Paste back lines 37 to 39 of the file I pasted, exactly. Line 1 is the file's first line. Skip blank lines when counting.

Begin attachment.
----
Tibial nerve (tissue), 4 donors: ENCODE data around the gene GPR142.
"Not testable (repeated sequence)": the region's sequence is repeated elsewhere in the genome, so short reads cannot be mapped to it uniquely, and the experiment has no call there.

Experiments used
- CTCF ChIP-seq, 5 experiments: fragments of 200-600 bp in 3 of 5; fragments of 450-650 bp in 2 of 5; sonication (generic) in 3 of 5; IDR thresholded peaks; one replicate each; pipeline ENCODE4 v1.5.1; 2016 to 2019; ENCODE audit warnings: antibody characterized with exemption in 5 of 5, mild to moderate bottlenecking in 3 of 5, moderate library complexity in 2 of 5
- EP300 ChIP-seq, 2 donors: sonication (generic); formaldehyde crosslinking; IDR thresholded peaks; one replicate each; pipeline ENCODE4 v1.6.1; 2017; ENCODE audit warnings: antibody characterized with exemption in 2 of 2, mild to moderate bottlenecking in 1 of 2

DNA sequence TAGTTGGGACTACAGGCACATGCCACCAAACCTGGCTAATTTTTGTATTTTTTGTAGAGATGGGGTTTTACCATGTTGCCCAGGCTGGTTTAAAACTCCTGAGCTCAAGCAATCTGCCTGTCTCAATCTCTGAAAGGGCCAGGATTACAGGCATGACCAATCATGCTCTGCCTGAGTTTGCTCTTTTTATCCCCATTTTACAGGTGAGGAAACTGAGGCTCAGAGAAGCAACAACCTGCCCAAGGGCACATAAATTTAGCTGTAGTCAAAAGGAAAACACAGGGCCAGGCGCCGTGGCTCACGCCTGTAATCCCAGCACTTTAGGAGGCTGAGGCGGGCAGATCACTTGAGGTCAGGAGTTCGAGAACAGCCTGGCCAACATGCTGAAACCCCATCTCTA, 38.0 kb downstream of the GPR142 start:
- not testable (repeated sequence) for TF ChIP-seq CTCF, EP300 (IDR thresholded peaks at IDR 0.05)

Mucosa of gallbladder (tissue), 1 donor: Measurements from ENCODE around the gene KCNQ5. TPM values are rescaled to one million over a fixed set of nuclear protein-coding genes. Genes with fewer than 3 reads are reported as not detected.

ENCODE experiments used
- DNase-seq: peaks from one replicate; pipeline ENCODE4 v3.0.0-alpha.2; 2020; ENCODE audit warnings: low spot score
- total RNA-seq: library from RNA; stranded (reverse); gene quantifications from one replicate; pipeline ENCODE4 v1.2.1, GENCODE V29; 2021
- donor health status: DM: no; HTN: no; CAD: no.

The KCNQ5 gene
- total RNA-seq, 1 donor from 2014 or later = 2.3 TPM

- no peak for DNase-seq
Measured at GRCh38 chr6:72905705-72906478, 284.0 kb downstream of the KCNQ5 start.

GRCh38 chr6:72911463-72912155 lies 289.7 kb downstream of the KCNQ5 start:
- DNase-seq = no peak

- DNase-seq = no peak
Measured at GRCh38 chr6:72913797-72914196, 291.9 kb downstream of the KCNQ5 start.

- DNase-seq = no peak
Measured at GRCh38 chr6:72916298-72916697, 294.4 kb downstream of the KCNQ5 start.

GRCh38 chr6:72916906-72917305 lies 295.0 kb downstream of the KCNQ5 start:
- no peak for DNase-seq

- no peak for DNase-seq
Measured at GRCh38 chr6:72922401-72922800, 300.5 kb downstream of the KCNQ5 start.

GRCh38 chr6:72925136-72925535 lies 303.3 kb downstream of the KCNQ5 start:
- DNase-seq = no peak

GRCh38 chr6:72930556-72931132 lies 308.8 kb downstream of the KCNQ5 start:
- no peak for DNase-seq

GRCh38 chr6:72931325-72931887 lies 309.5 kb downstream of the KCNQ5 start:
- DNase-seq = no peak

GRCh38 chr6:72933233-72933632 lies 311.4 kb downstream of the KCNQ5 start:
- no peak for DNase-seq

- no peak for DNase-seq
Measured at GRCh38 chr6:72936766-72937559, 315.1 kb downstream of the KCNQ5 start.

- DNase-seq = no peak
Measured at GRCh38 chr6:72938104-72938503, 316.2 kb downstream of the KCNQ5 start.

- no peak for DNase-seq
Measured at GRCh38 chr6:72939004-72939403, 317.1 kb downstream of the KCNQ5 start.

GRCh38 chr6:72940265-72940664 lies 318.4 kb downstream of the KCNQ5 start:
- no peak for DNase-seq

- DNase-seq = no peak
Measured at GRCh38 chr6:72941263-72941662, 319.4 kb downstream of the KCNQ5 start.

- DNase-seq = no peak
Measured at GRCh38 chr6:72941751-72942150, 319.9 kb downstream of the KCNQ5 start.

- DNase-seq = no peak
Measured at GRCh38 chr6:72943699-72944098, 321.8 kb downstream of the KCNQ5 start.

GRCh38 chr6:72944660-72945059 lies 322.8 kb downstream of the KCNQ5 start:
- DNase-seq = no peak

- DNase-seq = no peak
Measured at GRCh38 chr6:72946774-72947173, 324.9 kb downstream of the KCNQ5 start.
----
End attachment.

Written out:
- DNase-seq = no peak
Measured at GRCh38 chr6:72938104-72938503, 316.2 kb downstream of the KCNQ5 start.

- no peak for DNase-seq